Interview by Leah Larson
This article first appeared in the Fall 2007/5767 issue, issue #13
Naomi Greenfield started balloon twisting at age thirteen, to overcome her fear of balloons popping. She hasn’t stopped twisting since! She now does balloon twisting at birthday parties, fundraisers, weddings, and even on the Today Show. She is also working on a documentary about balloon twisting.
How did you get started twisting balloons?
Google search, I found out that there are balloon twisting conventions! One was being held in Peabody, MA so I decided to go check it out. The convention was a lot of fun and I learned all sorts of new techniques and shapes.
What skills does someone need to be good at balloon twisting?
Physically, it involves good manual dexterity, a sense of colors and what works well together. From a business standpoint, it’s good to be organized and have good people skills, especially with kids. When I get hired to do parties and events, my number one priority is that the kids have fun.
Why do you like your job?
It’s artistic, creative, is a great side income (I also have a full time job as a Creative Producer at an animation studio) and I love interacting with kids and people in general. And it’s hard to not smile when you’re around balloons!
What has been one of the most extravagant balloon creations you’ve made? How long did it take?
Last summer, I was hired by the Today Show to build a life-size sculpture of Al Roker. It took me about 8 hours to build, and I had to make it extra sturdy and strong to withstand the outdoor heat on the set. It also ended up being slightly more than life size (8 ft tall) so it was a little difficult to maneuver.
Tell us a little about the Twisted documentary. How did you get started with that? What was the production of it like?
I could talk about this for a while….but basically, I’ve always been interested in film and TV, and my good friend from college, Sara Taksler, who also happens to know how to make balloon animals, really wanted to make a documentary. When I told her about the balloon twisting conventions and the people I met there, we decided it would be a great subject for a film. We started filming in July of 2003 and completed the film in January 2007. So far the film has screened at 7 film festivals around the country and we have interest in both theatrical and DVD distribution for the film. It’s been quite an exciting ride.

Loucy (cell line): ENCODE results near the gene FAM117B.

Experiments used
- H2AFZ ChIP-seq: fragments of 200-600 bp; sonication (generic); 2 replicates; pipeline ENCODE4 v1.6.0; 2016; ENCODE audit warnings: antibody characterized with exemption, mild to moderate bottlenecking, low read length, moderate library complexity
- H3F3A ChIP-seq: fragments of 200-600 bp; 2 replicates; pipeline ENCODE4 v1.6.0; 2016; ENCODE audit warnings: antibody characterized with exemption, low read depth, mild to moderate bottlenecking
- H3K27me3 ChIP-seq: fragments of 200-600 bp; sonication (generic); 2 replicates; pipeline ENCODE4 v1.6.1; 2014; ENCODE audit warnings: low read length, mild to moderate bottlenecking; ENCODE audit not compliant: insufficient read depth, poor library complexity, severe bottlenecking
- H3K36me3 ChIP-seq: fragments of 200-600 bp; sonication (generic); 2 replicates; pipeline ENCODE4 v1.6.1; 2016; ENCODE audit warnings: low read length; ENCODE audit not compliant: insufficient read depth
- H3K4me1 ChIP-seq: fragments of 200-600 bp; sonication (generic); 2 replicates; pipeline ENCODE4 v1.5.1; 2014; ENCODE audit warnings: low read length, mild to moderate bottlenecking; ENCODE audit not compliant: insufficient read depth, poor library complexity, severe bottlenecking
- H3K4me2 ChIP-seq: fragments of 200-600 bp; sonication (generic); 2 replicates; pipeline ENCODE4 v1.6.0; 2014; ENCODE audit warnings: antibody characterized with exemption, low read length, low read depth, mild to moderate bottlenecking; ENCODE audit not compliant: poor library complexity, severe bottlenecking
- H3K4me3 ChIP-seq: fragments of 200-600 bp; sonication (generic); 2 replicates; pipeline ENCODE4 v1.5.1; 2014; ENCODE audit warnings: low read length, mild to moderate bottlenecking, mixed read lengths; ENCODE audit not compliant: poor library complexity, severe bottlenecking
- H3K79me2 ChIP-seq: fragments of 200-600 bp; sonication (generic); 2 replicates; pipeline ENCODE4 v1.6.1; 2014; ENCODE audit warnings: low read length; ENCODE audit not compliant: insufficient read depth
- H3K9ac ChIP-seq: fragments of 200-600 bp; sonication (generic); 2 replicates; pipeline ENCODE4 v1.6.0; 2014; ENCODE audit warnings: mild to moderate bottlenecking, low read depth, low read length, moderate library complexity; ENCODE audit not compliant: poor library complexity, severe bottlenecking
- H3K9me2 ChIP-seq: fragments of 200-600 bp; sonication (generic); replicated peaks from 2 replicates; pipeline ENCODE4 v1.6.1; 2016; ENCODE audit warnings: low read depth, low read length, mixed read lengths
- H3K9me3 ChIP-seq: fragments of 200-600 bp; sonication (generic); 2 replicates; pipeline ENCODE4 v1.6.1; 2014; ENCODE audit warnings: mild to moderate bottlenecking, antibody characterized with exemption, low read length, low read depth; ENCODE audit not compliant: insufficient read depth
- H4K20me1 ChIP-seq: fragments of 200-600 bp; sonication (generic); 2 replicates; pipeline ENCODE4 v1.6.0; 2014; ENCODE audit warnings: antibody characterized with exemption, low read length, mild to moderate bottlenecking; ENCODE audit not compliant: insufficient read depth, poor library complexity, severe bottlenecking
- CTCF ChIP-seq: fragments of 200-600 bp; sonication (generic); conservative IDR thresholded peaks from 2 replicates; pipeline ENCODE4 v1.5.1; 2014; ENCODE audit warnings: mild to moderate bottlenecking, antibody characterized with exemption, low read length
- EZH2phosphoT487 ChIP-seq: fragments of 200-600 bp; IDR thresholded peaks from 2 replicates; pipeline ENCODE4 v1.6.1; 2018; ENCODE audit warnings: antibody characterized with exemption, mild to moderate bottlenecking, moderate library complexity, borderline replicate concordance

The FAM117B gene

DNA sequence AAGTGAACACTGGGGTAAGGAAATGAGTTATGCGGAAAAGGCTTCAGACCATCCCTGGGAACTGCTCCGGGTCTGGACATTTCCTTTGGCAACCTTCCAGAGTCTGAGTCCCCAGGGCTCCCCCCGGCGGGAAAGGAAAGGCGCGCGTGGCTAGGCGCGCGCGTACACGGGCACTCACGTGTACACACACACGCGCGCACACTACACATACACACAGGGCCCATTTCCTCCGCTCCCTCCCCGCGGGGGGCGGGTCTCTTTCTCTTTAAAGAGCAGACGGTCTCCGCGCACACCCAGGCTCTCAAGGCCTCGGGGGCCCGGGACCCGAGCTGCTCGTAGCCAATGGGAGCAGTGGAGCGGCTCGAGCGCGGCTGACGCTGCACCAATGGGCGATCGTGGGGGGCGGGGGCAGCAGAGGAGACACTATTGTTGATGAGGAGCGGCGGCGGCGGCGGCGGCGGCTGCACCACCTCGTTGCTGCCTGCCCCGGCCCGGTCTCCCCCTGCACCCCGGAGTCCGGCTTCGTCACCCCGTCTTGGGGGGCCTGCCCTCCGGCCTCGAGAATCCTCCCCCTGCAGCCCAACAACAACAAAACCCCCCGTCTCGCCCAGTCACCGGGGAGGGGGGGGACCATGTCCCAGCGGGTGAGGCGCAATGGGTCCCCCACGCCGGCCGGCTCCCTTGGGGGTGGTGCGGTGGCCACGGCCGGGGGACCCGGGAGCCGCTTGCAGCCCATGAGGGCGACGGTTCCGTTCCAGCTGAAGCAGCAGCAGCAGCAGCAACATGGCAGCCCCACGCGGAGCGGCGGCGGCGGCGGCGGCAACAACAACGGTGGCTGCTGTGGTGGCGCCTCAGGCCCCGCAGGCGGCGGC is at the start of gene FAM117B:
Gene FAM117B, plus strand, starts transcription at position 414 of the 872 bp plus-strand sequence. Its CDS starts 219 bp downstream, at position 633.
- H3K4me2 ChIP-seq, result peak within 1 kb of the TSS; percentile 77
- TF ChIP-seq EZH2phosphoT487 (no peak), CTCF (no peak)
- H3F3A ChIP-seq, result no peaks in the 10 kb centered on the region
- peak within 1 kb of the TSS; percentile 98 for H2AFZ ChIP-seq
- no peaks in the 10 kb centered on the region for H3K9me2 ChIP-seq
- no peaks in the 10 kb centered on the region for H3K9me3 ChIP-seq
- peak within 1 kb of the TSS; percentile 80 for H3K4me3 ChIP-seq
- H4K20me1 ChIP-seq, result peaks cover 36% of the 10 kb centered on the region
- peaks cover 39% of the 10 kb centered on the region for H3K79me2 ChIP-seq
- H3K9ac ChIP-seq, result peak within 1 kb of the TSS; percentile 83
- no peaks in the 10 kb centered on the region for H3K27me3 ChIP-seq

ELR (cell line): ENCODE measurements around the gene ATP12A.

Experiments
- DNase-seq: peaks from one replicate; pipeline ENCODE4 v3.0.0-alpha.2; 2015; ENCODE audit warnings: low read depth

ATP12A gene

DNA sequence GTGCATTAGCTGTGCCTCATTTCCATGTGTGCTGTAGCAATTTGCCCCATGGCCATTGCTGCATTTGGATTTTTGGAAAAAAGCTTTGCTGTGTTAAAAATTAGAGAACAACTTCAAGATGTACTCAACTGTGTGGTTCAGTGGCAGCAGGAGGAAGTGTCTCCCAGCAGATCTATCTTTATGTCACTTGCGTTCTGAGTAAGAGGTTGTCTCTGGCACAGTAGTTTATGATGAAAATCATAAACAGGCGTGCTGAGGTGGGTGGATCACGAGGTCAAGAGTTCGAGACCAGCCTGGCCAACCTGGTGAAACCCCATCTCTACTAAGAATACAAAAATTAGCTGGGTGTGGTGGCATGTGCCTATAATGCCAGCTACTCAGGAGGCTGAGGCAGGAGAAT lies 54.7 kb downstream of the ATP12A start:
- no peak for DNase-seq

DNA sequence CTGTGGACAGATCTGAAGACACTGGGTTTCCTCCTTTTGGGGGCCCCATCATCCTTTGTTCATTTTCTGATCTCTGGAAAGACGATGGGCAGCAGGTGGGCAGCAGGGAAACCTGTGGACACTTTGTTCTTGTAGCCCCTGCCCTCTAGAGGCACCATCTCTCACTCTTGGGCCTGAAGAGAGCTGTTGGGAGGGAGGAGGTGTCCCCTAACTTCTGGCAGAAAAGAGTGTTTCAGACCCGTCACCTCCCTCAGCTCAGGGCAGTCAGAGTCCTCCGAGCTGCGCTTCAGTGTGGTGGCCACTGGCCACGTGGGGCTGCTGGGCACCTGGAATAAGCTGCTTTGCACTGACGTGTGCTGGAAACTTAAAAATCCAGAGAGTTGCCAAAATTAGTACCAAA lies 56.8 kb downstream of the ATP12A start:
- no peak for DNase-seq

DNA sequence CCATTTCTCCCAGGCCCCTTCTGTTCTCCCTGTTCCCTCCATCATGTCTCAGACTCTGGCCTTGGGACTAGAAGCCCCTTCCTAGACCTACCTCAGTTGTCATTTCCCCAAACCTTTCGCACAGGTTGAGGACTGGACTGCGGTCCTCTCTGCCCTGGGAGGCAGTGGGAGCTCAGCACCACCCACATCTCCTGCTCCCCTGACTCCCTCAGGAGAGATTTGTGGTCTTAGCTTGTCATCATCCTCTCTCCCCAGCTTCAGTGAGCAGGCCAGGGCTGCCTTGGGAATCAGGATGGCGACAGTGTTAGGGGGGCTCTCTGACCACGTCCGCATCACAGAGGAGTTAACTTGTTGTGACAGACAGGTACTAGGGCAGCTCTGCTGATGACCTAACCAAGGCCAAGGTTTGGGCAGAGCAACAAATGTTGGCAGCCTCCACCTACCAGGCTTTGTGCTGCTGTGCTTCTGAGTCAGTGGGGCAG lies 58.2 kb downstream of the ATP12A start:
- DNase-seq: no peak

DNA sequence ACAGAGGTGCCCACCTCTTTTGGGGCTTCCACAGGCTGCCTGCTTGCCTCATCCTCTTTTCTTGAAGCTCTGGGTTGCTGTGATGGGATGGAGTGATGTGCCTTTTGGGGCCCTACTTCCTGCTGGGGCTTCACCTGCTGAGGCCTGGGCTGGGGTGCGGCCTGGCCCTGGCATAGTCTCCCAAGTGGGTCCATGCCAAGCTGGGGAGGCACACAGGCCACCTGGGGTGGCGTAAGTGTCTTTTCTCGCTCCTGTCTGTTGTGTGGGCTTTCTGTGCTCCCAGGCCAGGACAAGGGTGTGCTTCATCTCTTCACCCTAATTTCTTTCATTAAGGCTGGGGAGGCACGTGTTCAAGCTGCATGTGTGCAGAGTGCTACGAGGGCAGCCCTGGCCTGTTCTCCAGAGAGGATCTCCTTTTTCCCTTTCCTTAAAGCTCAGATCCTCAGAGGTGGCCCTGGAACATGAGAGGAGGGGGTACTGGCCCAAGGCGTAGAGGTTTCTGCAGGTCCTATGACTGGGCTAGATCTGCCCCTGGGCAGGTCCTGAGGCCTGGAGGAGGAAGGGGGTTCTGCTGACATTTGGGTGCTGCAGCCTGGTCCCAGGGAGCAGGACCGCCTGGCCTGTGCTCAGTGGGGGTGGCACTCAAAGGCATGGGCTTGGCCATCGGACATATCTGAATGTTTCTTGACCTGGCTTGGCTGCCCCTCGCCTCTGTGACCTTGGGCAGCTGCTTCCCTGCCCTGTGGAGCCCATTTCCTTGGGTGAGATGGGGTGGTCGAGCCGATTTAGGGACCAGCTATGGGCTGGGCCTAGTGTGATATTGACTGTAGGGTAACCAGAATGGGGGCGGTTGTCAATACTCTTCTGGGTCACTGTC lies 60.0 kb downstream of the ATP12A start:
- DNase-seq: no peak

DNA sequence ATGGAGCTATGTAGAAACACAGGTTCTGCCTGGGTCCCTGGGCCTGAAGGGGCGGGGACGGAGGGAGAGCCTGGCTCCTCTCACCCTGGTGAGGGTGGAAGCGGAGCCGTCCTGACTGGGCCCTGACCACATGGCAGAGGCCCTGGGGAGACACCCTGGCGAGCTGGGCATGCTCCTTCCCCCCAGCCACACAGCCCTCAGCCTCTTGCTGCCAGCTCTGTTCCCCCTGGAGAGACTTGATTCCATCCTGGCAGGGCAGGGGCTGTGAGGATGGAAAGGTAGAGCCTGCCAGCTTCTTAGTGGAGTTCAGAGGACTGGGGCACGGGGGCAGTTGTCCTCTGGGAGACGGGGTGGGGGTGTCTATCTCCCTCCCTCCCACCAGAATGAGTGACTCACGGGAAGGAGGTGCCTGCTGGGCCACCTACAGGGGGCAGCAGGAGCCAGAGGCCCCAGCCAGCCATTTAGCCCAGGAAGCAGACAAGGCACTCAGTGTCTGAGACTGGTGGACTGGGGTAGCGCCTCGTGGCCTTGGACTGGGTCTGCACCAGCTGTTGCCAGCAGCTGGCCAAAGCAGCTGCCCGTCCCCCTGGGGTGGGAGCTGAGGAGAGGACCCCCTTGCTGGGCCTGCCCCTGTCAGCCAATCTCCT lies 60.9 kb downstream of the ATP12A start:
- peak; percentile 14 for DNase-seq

What’s your favorite balloon creation to make?
I like the monkey on a palm tree–it’s quick, fun and always a crowd pleaser.
How has balloon twisting changed your life?
I know it sounds cliche, but in many ways, it has changed my life, or at least it’s opened up so many doors of opportunity for me. Actually, I got my current job through a connection I made doing balloons at a 4 year old’s birthday party! I’ve also gotten to meet some celebrities including Paul McCartney because of the balloons (I made him a sculpture when he was performing at the SuperBowl in 2005). I’ve also found something that enables me to be creative and make people happy, which I love. And a lot of people know me as the Balloon Lady so I guess that’s a change in my life!
Any advice for Jewish girls?
I think there is nothing greater you can do in life than deciding you want to do something that seems big and scary and awesome, and then going out and doing it. People ask me all the time if I know how to make a certain animal or sculpture and I take each of those requests as a personal challenge that I try to figure out. And I apply that to all areas of my life. I did not know how to make a film when I started making TWISTED (I didn’t even know how to use a camera!) but I wanted to do it, so I figured it out and did it. Oh, and go pick up a balloon twisting book and learn how to make a dog! Once you can make a balloon dog, you can do anything.